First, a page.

The property tax gives local taxpayers a measure of control over their local governments. Local governments retain a greater measure of their autonomy when they can rely on property taxes. This tax provides a relationship to services received, such as police and fire protection and local streets, although it does so imperfectly.
Everyone pays this tax, either directly or indirectly, and its revenues would be very difficult to replace from other revenue sources.
More than 2,500 Missouri local governments rely on property taxes. They received more than $3.3 billion in property taxes in 1997. The taxes were levied on an assessed valuation of $54.4 billion, 25% of which was personal property and 75% was real estate. Because of new construction, and increased values, assessed valuations grew an average of 6% a year from 1985, when the first statewide reassessment was completed, to 1997. During that time, taxes levied grew by an average 10% a year. The difference between those percentages is reflective of the tax rate increases adopted by local governments and their voters, and creation of some new local governments.
How the Tax Is Determined.
The amount of property taxes imposed on any taxpayer is determined by two separate factors:
The assessed value of their taxable property, as established by the local assessor, and
The total of the tax rates that have been set by the several governing bodies of local governments where the property is located.
In setting values, the assessor is bound by laws and rules designed to assure that assessments are as 'uniform as possible. Once the assessor arrives at the total value of the taxpayer's taxable real and personal property, he/she calculates the portion that is assessed value by multiplying total value by the percentages set in the law for each type of property.
Tax rates that have been set by the local governments taxing the property are multiplied by the assessed value and divided by 100. The result is the amount of tax levied against the property.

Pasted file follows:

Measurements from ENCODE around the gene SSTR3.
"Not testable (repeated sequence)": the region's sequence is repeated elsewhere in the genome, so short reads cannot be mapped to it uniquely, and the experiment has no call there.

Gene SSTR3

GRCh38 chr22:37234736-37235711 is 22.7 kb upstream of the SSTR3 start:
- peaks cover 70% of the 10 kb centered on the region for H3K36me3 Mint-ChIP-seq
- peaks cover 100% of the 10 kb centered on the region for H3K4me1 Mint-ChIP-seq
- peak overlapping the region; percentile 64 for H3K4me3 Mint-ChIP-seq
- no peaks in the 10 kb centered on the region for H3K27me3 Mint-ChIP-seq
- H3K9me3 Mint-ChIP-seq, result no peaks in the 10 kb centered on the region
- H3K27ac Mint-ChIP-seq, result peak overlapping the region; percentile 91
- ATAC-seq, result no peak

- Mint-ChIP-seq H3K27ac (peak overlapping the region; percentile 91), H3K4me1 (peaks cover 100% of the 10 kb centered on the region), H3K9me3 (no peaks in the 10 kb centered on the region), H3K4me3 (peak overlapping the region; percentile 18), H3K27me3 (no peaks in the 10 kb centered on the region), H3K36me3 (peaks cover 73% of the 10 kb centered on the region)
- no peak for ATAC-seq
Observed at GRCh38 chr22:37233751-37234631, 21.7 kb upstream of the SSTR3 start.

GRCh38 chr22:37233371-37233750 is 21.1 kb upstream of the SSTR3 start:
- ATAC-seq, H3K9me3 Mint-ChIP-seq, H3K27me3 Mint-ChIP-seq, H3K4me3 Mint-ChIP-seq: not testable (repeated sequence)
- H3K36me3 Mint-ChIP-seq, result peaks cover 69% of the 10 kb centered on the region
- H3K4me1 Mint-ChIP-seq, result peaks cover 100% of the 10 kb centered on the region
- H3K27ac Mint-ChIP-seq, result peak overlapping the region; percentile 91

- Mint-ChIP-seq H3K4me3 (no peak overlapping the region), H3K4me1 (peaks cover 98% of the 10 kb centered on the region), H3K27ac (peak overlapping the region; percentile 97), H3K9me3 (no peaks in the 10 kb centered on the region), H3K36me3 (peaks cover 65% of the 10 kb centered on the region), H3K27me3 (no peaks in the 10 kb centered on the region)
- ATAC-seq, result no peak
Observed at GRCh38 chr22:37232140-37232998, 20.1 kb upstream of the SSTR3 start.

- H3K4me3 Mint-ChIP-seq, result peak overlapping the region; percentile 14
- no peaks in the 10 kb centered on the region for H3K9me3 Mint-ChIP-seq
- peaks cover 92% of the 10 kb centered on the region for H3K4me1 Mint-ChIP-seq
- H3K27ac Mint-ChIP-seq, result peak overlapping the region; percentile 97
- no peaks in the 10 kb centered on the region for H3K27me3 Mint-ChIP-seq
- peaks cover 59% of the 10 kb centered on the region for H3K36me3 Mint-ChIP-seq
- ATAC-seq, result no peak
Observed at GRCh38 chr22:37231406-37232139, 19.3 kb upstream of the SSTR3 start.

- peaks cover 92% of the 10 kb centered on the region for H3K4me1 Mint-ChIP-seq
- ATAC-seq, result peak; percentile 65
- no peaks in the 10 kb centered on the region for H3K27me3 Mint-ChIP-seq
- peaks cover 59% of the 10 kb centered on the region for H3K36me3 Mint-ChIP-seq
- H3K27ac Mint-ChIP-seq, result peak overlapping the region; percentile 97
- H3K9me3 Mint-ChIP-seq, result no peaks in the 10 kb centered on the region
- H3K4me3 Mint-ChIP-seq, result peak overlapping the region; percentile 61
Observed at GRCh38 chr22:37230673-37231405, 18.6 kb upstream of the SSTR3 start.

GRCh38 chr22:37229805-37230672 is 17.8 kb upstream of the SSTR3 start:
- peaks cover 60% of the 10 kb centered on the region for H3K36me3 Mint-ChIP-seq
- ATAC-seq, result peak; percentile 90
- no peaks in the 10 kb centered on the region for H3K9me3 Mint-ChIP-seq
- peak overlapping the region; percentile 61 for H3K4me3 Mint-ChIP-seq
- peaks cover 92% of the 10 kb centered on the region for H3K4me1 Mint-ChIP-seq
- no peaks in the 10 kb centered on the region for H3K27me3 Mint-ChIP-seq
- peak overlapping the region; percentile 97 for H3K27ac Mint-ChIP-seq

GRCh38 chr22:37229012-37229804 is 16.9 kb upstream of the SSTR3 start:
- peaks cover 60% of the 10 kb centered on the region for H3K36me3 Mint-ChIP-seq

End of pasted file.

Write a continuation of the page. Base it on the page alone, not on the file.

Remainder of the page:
Property is assessed at differing percentages of value according to type of property or its use. The statutes provide that all property improved by a structure which is used or intended to be used as a residence, is to be classified as residential. Agricultural property must be devoted primarily to raising crops, livestock, dairying, etc.
Real property is assessed:
Residential 19.0% of Value
All Other 32.0% of Value
Personal property is assessed:
Manufactured Homes 19.0% of Value
Farm Machinery, Livestock 12.0% of Value
Historic Cars, Planes .5% of Value
Crops (Grain) .5% of Value
Vehicles (Other) 33.3% of Value
Example: Homeowner's Tax Bill A home, owner with a $50,000 house and two cars worth a total of $15,000, living in an area where the tax rates levied by local governments (including the state 3-cent levy) total $5.70 per $100 assessed valuation, would have taxes calculated:
Home (full value) - $50,000 x 19%.0 = $9,500 (assessed value)
Car (full value) - $15,000 x 33.3% = $5,000 (assessed value)
Total Assessed Value = $14,500 Times tax rate per $100 x .0570
Tax levied = $826.50
To view the complete document of 'The Property Tax In Missouri' click on the following link: www.stoneco-mo.us
Stone County Population by Age – 2010 Census
Age - Number - Percent
0-18 - 6764 - 20.5%
19-29 - 3034 - 9.2%
30-54 - 9808 - 30.0%
55-69 - 8017 - 24.5%
70 + - 5063 - 15.5%